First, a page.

Buddhists Claim Mummified Monk from Mongolia “Not Dead”

Scientists unable to draw conclusions.

Cultural perspective can’t help but have a profound impact on the way one perceives the world, and cultural differences make for vastly varying interpretations of life and historical events; one man’s spiritual blessing can be another man’s darkest nightmare. Take the recent case of the mummified monk from Mongolia: What locals see as a miracle, Westerners might regard as bizarre—even terrifying.

The remarkably well preserved corpse, sitting in a lotus position, was rescued by Mongolia authorities as it was about to be sold on the black market; they believe the body was stolen from a remote region in the north, and the thief is in custody.

The monk was found wearing traditional Buddhist robes.

The monk was found wearing traditional Buddhist robes.

As scientists struggle to determine how the body, most likely over one hundred years old, is so well preserved (a phenomenon that can be only be partially explained by Mongolia’s frigid climate) senior Buddhist scholars and theologians have their own ideas, some claiming that the monk is, in fact, still alive. They describe a state of extreme meditation known as “tukdam”.

Ganhugiyn Purevbata, professor of the Mongolian Institute of Buddhist Art at Ulaanbaatar Buddhist University explains how the positioning of the body is telling:

Lama is sitting in the lotus position vajra, the left hand is opened, and the right hand symbolizes of the preaching Sutra. This is a sign that the Lama is not dead, but is in a very deep meditation according to the ancient tradition of Buddhist lamas.

Dr. Barry Kerzin, a Buddhist monk and physician to the Dalai Lama explained “tukdam” further:

If the person is able to remain in this state for more than three weeks – which rarely happens – his body gradually shrinks, and in the end all that remains from the person is his hair, nails, and clothes. Usually in this case, people who live next to the monk see a rainbow that glows in the sky for several days. This means that he has found a ‘rainbow body’. This is the highest state close to the state of Buddha. If the meditator can continue to stay in this meditative state, he can become a Buddha. Reaching such a high spiritual level the meditator will also help others, and all the people around will feel a deep sense of joy.

The monk was found as he was about to be sold at black market.

The monk was found as it was about to be sold at black market.

While the identity of the monk can’t be proven conclusively, he is believed by locals to be the teacher of Lama Dashi-Dorzho Itigilov, a Buddhist monk who was also found mummified. In 1927, Itigilov (from neighboring Buryatia in the then Soviet Union) supposedly told his students he was going to die and that they should exhume his body in 30 years. The lama sat in the lotus position, began meditating and died. Supposedly, the locals, fearing Soviet interference, left him underground for much longer than 30 years. Legend has it that, when finally unburied in 2002, Itigilov’s corpse was unusually well preserved.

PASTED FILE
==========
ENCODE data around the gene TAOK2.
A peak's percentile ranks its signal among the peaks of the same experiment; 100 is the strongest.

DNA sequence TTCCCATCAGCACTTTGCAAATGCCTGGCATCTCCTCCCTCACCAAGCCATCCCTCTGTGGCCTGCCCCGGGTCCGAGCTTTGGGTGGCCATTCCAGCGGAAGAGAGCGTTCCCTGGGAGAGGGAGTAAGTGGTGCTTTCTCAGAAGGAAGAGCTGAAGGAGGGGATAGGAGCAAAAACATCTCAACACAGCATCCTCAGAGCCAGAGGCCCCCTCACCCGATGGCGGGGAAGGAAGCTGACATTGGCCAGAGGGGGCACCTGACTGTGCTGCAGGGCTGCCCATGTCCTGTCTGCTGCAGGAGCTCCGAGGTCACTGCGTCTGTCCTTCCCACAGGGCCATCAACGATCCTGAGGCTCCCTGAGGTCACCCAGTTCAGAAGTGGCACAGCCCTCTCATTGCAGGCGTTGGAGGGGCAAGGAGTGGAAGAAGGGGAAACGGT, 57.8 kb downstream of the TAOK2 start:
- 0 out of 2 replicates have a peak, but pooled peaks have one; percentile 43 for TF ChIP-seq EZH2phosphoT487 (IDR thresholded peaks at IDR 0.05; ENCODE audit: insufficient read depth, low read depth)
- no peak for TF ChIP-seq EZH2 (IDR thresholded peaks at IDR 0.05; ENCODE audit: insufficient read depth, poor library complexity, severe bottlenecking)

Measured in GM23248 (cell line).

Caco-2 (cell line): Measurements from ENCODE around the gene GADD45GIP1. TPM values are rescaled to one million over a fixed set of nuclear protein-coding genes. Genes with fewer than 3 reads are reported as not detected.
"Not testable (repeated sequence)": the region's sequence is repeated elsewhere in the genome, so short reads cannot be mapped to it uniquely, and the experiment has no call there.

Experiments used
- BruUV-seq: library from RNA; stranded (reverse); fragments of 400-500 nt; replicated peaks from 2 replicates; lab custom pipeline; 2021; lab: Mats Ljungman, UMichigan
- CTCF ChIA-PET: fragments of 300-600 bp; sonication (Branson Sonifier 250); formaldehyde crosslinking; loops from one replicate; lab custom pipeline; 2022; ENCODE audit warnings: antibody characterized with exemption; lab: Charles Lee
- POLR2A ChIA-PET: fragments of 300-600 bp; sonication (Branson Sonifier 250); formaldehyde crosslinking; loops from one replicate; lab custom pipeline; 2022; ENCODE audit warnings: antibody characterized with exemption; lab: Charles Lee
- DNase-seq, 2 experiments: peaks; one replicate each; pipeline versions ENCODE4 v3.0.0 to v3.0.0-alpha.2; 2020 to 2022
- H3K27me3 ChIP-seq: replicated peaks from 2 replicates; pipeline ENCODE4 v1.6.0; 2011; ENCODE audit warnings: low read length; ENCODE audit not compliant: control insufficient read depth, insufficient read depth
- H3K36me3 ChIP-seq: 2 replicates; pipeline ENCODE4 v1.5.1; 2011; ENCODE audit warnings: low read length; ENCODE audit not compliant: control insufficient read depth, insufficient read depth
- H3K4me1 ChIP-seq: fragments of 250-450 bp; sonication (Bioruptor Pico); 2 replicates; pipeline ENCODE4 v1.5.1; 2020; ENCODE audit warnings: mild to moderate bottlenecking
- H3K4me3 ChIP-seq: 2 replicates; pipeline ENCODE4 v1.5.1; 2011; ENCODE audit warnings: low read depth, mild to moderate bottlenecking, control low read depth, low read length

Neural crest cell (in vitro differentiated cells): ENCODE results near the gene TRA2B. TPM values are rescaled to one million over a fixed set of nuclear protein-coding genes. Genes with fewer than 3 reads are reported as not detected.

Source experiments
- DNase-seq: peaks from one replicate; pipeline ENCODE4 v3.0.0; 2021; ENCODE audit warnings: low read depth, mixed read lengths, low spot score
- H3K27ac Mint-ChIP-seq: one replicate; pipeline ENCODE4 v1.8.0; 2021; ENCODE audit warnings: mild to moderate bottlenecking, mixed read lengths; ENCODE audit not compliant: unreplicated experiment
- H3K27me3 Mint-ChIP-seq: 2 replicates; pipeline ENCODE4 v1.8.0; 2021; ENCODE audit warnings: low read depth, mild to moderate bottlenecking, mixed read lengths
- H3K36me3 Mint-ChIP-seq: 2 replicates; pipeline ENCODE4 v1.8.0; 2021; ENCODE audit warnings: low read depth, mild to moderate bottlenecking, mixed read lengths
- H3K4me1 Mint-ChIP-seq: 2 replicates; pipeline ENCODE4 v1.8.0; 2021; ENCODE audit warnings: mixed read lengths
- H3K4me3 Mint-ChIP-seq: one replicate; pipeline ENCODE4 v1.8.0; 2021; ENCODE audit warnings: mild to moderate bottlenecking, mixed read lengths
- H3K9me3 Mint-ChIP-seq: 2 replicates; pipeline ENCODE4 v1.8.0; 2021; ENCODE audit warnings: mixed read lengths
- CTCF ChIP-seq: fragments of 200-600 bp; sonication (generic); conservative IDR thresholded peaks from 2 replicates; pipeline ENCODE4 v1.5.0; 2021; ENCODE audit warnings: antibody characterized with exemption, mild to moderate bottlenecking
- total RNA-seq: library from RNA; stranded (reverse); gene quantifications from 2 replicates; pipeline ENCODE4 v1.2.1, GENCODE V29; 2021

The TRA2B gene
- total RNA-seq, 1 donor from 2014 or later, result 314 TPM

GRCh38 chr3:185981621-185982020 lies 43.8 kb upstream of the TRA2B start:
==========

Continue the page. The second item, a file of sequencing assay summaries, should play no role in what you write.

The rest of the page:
While Western-educated mono-theists may scoff at these claims, reports of monks dying during meditation, thereby reaching a state of “tukdam”, are not uncommon with some 40 reported cases over the last 50 years in India alone.

Now try to imagine for just a moment that this story happened in America and was reported in the mainstream media: Reports of a “living” 100 year old corpse could easily set off fears of a zombie apocalypse, evoking images of shambling bodies with decayed, toothy grins.


But before you disregard the Eastern explanation for the mummified monk from Mongolia, remember that spirituality and language are both highly subjective. All world religions struggle to provide answers to unknowable concepts like souls and the Afterlife. For a Buddhist, claiming that this monk is “not dead” can be taken literally, or metaphorically as a means of describing transcendence and/or the ability to exist in more than one world simultaneously. No matter what, writing the monk of as “just a corpse” is culturally insensitive and, frankly, closed-minded.

In Behind the Mask, Leslie Vernon discusses using meditation to appear dead.

In Behind the Mask, Leslie Vernon discusses using meditation to appear dead.

Eventually, monk from Mongolia may find himself interred in a Buddhist temple where he can be worshipped throughout eternity.

Source: BBC

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